It was not the best way to end a hitherto noble assignment in the supposedly hallowed chambers of the legislative arm of government. By now, Hembe may still be wondering what hit him. Did he see it coming? Did anybody ever warn him to beware of the “Ides of Woman”? Hembe fell foul of the much dreaded feminine mystique and had his nose rubbed against a jagged rock. You don’t toy with an angry woman because heaven knows no fury like a woman scorned. An angry woman fights with anything she can lay her hand or head on. She can pour hot water on you, drown you in a pot of hot soup or take razor blade and redraw the contour map on your body. Check the evening papers or soft-sell magazines to see angry women in action.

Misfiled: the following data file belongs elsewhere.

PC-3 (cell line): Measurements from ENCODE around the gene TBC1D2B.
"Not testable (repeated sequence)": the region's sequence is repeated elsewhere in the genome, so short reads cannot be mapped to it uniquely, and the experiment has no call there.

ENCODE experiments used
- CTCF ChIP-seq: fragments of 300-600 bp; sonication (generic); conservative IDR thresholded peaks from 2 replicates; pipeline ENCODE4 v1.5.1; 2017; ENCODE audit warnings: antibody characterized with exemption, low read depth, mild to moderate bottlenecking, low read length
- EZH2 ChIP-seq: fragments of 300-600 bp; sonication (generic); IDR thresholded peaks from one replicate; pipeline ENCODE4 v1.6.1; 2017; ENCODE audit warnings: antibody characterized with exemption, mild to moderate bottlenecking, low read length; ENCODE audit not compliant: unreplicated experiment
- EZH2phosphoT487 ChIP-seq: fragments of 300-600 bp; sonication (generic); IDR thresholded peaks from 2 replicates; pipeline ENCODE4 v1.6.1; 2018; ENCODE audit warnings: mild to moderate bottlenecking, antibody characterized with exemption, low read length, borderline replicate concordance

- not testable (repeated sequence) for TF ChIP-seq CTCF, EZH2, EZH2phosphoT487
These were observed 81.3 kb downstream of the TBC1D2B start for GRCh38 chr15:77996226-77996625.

In more extreme cases, a woman can manhandle her man’s manhood, bite it or sever it from its root, all in a fit of anger which goes to prove that a woman provoked to anger is like a time bomb ready to explode. Perhaps Hembe might not have run into this cul de sac if he had ample knowledge of the feminine mystique. Women may be perceived as the weaker sex but that is just on the surface. They have a fascinating aura of mystery and power that only the uninitiated would toy with. Hembe could have scored a victory, a pyrrhic one at that, the previous day but little did he realise that when a ram gives a head butt and retreats, it’s not out of cowardice but a tactical move to regain its energy and plan a new strategy. He had Oteh pinned down to a corner, March 14, but let go of her to recoup and regroup for the mother of all battles the following day. It was a tactical error or what a Malawian critic is wont to call “blunder in Blantyre”! He virtually succumbed to what students of oral literature would also describe as the “osoronga syndrome,” a kind of feminine mystique, not in the negative, demonic, cultic form but in its positive, affirmative, dynamic, revolutionary sense. They can be decisive and deadly if unjustly and disgustingly provoked, especially in public.